What else would you expect? Radio is radio and everything veers and soars and drowns and blisters, but the real joy is just hearing it and noting how vigorous and bold it is; a snapshot of former glories and new memories to treasure.
MIKE READ - OCT 1980
ALL FALL DOWN (Renascent)
~reviewed by Mick Mercer
One of the good things about this series of releases is that there are explanatory sleeve notes which tie in with a historical assessment of their career, by drummer Michael Dudley. With this instalment, recorded during 1982, he acknowledges that ‘Lion’s Mouth’ didn’t sell anywhere near as well as their label expected and the pressure was on to come up with Corporate Commercial Rock Classics. “Well,” he remembers, “the going was getting weird, and so were we.” Cue disappointed record execs which is pretty much how it should be.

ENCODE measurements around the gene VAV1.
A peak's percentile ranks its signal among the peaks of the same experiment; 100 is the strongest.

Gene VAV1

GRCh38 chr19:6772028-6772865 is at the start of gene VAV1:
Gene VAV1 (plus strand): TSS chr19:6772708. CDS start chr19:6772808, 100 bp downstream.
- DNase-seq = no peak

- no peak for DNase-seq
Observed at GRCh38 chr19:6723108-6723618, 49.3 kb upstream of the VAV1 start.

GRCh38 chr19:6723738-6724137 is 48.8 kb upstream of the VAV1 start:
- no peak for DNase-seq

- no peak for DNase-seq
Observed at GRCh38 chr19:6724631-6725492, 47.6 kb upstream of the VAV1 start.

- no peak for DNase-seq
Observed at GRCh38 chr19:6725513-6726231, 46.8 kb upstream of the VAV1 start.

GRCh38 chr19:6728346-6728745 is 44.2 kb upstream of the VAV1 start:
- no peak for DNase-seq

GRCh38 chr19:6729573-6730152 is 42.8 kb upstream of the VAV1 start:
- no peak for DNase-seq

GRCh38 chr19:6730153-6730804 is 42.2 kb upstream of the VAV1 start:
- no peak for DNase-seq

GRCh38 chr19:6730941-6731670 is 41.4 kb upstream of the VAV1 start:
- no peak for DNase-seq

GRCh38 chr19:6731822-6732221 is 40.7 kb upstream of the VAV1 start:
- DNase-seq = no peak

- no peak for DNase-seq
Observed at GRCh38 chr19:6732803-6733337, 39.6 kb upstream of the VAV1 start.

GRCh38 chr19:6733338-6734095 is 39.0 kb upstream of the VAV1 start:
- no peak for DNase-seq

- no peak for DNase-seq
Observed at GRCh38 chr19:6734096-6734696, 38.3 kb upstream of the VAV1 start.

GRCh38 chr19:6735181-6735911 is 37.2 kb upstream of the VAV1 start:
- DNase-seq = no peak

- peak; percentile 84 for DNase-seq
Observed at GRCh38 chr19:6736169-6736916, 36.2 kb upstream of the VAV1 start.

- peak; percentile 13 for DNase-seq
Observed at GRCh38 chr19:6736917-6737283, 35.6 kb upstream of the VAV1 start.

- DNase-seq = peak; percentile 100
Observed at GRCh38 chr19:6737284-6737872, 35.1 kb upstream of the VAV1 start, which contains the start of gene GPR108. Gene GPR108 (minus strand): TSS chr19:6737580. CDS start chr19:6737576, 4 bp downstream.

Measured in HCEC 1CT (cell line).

What emerged on this record must rank as their flattest creations, because it seems entirely unfocussed, lacking any great passion or excitement, preferring instead to tinker with musical ideas which are fragments that are stretched beyond natural redemption, because there’s no emotional base here, merely ambivalent stories,.